Date of Award

1987

Document Type

Dissertation

Degree Name

Doctor of Philosophy (PhD)

Department

School of Nutrition and Food Sciences

First Advisor

Samuel P. Meyers

Abstract

Millions of pounds of readily usable and renewable byproduct are discarded yearly from the rapidly expanding Louisiana crawfish processing industry. This investigation involved utilization of crawfish waste shell to produce the biopolymers chitin and chitosan, and to utilize chitosan as a coagulant and in ligand-exchange column technology for recovery of organic compounds from seafood processing discharge stickwater. Crawfish shell was found to be an excellent source of chitin (23.49% on a dry basis) and applicable physicochemical procedures for isolation of chitin from crawfish shell and its conversion to chitosan were developed. Particular attention was given to characterization of the physicochemical properties of crawfish waste and its chitinous biopolymers. Crawfish chitosan coagulated suspended solids in stickwater obtained from the crawfish pigment extraction process as effectively, or greater, than seven commercial polymers and four inorganic salts under the test conditions. Concentration of suspended solids and turbidity were reduced 97% and 83%, respectively, by treatment with 150 mg/L chitosan at pH 6.0, with a 45% reduction in chemical oxygen demand (COD). Proximate and amino acid analyses indicate that the coagulated solids have potential as a nutritious ingredient in livestock feed formulations. Crawfish chitosan was demonstrated to be an effective ligand-exchange column material for recovery of amino acids (principal flavor precursors in shellfish) from seafood processing wastewater. In comparison with commercial chitosan, crawfish chitosan, loaded with copper or amino copper, showed higher recovery rates of amino acids. Recovery of amino acids from the amino copper-crawfish chitosan column was pH dependent. With increasing pH, recovery of amino acids was greatly reduced. Slight elution of copper by ammonia eluent occurred at pH 9, but not at pH 10 and 11. However, the eluate was completely free of copper ions when treated with a second crawfish chitosan column. In view of the increasing need for large volume sources of raw chitinous material for chitosan production and promising commercial applications of this polymer, effective exploitation of crawfish shell waste for production of chitosan, combined with extraction of carotenoid pigment, is warranted.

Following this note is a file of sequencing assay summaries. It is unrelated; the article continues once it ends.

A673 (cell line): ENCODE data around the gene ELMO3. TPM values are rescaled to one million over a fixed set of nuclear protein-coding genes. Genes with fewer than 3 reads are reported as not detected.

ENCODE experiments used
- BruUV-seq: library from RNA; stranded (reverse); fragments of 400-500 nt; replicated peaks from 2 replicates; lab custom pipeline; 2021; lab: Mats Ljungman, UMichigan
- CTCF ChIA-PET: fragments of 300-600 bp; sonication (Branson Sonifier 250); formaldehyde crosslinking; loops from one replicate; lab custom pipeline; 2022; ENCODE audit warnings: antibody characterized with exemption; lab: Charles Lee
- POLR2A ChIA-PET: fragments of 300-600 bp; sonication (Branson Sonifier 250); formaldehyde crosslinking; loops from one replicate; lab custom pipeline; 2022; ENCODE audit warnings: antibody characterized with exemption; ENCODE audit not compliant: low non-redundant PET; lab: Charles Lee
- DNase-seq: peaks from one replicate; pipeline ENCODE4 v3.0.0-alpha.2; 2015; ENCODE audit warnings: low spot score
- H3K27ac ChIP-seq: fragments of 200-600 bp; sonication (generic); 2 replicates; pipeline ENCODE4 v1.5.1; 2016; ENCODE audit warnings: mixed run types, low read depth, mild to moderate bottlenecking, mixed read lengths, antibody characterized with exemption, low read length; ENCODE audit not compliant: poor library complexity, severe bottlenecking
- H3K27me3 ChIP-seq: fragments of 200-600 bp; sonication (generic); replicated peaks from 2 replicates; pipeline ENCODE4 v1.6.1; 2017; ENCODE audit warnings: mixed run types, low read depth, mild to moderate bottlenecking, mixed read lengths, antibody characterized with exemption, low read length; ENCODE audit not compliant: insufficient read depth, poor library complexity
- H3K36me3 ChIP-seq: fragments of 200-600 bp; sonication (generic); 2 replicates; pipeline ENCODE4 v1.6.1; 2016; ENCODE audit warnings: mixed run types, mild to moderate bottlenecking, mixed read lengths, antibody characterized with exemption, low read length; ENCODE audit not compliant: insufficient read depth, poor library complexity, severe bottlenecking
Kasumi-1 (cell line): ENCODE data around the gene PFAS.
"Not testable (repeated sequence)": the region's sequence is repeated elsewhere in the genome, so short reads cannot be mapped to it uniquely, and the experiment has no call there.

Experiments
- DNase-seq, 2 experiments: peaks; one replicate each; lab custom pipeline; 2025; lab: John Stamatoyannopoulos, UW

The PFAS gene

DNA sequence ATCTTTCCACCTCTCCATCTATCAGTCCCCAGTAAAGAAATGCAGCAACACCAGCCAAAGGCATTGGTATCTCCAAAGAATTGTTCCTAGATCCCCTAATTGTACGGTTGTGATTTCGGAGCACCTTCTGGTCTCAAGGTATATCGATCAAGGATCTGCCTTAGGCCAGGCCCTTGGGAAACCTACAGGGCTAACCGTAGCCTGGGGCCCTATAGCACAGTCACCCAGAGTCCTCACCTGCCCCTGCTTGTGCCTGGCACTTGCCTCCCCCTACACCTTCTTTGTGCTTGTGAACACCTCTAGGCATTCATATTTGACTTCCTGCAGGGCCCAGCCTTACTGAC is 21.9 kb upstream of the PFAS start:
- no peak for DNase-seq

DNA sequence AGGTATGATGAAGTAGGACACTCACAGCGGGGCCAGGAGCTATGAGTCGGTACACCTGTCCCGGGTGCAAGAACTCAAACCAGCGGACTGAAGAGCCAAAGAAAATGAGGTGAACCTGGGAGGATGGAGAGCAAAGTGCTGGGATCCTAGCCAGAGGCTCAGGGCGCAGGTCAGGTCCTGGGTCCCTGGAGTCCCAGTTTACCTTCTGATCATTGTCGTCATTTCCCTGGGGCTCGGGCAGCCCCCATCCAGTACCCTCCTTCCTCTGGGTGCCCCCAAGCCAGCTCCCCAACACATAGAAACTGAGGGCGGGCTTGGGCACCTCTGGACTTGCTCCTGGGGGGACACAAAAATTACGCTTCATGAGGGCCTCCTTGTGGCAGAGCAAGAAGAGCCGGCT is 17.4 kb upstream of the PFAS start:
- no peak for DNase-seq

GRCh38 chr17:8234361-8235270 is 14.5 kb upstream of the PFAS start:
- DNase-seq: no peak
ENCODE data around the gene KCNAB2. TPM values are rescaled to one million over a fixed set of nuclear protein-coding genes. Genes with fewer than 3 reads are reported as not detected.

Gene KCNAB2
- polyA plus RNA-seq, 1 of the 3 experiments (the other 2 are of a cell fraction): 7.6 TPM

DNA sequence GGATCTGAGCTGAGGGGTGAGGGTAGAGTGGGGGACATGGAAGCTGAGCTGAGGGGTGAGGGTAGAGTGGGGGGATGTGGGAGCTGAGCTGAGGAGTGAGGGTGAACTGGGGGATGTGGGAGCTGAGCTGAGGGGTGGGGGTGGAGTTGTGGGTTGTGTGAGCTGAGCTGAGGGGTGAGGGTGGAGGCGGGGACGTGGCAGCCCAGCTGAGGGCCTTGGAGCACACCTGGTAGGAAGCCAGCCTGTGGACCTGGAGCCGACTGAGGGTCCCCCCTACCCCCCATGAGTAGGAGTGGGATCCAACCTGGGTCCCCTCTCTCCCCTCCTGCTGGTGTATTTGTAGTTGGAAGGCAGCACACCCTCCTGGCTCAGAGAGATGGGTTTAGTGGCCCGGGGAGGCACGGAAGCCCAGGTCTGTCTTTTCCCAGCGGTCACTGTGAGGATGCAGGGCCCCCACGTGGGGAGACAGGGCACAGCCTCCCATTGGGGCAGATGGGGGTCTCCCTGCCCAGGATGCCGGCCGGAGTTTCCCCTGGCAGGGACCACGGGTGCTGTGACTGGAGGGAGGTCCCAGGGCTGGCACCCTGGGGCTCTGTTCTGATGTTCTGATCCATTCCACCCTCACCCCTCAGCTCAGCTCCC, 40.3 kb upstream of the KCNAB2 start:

Pages

203

Share

COinS